Can Congress Stop Biden's Vaccine Mandate? | Opinion

Constitutional accountability is coming for the Biden administration's COVID-19 "emergency temporary standard" (ETS)—better known as Biden's vaccine mandate. The rule, which would require businesses with more than 100 employees to enforce vaccination or weekly testing starting January 4, has run into a maelstrom of legal and political opposition.

Since the Occupational Safety and Health Administration (OSHA) published the final ETS last Friday, at least 27 states and countless private plaintiffs from around the country filed lawsuits. If history is any guide, OSHA now faces an uphill climb to defend the rule. The agency is relying on the "emergency" authority that allows it to bypass normal procedural safeguards, but that courts have reviewed with a jaundiced eye. Of OSHA's nine previous uses of this authority, six were challenged in court and only one was fully upheld.

In keeping with this pattern, the U.S. Court of Appeals for the Fifth Circuit paused the vaccine ETS the day after its issuance, citing "grave statutory and constitutional issues." Thanks both to federalism and separation-of-powers concerns —the federal government lacks a general public-health power and Congress hasn't even tried to legislate workplace vaccination—the mandate is likely to end up on the Supreme Court's emergency docket sooner rather than later.

The Court may end up kicking the can down the road, blocking the rule's implementation but hoping to wait out the pandemic without ruling on the merits. But lawmakers on Capitol Hill could force President Biden's hand before then. Senator Mike Braun (R-Ind.) announced that he is working to cancel the ETS under the Congressional Review Act (CRA)—and that he has a critical mass of signatures to force a Senate vote.

Under the CRA, Congress has a window of opportunity to revoke recently issued regulations, a mechanism that's been successfully used 20 times. Thirty Senate signatures are enough to compel an up-or-down vote on a "resolution of disapproval," which means Republicans can get a vote without nailing down a majority. That would put tremendous pressure on senators from the states that have sued to stop the rule, several of whom are Democrats up for reelection next year.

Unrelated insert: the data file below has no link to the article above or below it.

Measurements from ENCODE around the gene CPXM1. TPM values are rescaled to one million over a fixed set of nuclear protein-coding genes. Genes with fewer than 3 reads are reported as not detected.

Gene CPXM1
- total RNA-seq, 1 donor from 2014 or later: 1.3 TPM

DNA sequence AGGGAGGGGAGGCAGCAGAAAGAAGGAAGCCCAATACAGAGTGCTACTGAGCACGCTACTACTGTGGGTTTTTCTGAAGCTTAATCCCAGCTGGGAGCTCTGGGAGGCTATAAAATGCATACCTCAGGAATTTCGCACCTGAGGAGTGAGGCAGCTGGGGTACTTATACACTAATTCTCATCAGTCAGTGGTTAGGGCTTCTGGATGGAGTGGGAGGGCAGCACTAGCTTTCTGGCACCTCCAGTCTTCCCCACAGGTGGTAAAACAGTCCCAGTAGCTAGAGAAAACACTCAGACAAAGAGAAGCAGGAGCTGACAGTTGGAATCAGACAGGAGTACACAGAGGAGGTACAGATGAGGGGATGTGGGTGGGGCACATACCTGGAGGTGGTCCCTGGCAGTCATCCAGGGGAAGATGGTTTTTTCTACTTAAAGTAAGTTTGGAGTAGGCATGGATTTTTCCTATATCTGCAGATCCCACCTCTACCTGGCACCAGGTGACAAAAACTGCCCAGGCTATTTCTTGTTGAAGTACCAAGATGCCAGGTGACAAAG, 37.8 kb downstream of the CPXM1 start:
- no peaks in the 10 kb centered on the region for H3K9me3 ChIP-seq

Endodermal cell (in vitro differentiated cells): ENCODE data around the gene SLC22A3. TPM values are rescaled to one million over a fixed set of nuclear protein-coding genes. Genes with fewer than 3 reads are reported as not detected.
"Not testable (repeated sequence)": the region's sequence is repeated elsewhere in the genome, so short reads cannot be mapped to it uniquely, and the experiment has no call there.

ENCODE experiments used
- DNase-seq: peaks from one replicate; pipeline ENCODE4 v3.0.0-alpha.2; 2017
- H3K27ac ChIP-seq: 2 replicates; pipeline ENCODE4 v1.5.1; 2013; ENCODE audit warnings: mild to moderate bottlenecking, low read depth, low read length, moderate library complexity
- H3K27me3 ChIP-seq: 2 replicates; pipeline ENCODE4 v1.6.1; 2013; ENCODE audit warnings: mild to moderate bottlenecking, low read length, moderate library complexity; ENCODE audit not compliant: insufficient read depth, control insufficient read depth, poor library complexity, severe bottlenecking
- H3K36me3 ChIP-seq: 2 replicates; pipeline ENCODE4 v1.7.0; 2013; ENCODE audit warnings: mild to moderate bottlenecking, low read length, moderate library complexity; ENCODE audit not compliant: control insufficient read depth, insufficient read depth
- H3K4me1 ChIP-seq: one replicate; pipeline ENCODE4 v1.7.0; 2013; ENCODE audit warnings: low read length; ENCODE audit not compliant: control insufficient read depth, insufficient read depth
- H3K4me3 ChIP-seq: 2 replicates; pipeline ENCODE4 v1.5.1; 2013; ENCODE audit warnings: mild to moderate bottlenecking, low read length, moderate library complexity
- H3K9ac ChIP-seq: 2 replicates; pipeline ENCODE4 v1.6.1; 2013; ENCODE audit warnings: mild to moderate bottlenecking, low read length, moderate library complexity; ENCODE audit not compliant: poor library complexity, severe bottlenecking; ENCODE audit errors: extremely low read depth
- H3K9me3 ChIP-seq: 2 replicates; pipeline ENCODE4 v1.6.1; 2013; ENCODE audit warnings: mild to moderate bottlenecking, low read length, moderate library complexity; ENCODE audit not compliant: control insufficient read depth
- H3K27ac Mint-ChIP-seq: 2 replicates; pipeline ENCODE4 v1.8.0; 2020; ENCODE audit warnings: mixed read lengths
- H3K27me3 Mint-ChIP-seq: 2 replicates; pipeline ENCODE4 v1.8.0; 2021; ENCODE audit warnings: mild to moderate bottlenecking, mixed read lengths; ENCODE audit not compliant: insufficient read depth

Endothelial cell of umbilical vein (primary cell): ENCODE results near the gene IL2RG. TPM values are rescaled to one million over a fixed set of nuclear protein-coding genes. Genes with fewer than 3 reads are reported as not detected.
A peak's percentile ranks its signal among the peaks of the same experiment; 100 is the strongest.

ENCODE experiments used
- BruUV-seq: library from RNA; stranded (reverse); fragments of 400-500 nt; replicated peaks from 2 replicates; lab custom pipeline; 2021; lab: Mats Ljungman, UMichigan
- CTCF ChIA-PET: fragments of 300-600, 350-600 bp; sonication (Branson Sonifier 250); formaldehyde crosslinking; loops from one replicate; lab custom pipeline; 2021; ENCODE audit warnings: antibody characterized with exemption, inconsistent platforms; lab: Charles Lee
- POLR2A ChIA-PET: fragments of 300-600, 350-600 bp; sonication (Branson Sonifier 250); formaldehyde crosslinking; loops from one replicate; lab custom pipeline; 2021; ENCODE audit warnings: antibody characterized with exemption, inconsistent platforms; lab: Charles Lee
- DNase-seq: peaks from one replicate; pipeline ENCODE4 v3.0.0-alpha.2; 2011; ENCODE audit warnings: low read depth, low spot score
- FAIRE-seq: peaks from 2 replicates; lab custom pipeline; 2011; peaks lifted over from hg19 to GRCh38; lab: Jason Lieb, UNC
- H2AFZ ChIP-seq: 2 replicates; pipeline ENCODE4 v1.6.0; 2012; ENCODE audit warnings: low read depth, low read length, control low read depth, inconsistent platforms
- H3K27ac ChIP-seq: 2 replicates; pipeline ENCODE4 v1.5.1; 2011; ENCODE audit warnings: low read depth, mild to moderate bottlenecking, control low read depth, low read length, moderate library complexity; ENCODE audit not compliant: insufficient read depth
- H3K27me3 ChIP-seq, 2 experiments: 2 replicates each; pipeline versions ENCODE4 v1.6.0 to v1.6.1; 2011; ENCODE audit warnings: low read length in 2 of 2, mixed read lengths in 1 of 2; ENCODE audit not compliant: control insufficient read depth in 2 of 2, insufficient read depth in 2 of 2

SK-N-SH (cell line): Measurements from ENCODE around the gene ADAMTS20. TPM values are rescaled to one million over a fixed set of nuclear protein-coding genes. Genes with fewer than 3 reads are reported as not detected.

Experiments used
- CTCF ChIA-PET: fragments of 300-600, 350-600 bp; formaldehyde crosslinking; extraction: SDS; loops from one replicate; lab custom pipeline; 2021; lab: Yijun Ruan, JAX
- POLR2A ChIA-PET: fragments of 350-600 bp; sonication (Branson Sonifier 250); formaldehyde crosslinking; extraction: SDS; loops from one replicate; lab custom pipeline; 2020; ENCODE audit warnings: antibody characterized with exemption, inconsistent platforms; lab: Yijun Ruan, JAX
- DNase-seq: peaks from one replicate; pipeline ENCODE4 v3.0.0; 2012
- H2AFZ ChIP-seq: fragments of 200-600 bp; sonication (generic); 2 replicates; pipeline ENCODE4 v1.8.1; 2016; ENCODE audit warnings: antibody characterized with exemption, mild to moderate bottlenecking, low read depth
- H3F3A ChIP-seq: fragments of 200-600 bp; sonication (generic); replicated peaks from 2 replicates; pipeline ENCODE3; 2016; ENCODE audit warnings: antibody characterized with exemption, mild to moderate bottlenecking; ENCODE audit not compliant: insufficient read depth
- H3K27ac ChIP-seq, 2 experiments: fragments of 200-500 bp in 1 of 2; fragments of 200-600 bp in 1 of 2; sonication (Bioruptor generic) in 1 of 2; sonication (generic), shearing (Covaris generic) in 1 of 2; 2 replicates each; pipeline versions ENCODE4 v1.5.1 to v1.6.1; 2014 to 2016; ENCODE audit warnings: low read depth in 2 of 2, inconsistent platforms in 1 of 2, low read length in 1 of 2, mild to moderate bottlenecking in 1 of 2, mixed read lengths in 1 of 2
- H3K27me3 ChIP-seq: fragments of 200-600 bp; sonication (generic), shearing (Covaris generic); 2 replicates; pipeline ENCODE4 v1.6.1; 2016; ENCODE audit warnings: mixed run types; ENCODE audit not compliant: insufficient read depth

In other words, while nothing is certain in our 50-50 Senate, this has the makings of a robust majority that doesn't turn on Joe Manchin and Kyrsten Sinema.

Joe Biden
WASHINGTON, DC - NOVEMBER 10: U.S. President Joe Biden departs the White House on November 10, 2021 in Washington, DC. Biden is scheduled to travel to Delaware and Maryland today. Win McNamee/Getty Images

Things get trickier in the House of Representatives. When it passed the CRA in 1996, Congress focused on avoiding the Senate filibuster. For the lower chamber, however, there is no compulsory language. That means Speaker Nancy Pelosi is under no obligation to set a vote on the measure, and would likely attempt to stifle it to avoid embarrassing the president.

But the House is a majoritarian institution, and if more than 50 percent of its members want something, they can get it through a "discharge petition." Under House rules, if a lawmaker convinces a majority of his or her colleagues (meaning at least 218) to sign such a petition, that triggers a vote.

To be sure, it's not as simple as persuading a handful of House Democrats to vote for something they already want. Speaker Pelosi and her allies have ways to slap down caucus dissidents. But are committee assignments and parking spots, among other carrots and sticks, enough to convince everyone to fall in line? After this month's elections in New Jersey and Virginia, will swing-district representatives walk leadership's plank on yet another controversy?

It comes down to a straightforward political calculation: if the vaccine mandate is unpopular enough with their constituents, moderate House Democrats could succumb to the same pressure as their Senate brethren. Given Pelosi's razor-thin majority and assuming a unified Republican front, five defectors are all the petition would need.

Of course, even if both houses of Congress voted to revoke the vaccine mandate, the CRA resolution would still need the president's signature to take effect. But forcing a veto would send a shot across the bow of a president whose approval ratings are already in steady decline. OSHA might be compelled to hold off on expanding its mandate to employers with fewer than 100 employees, or to withdraw the emergency rule sooner than planned. And any congressional action, particularly if both houses are involved, will signal to courts that the executive branch's legal reasoning really is out on a limb.

President Biden's unprecedented vaccine mandate has already had a rough start, but things will get even worse for it if we look beyond the judiciary for institutional checks and balances.

Ilya Shapiro is a vice president at the Cato Institute and director of Cato's Robert A. Levy Center for Constitutional Studies, where William Yeatman is a research fellow.

The views expressed in this article are the writers' own.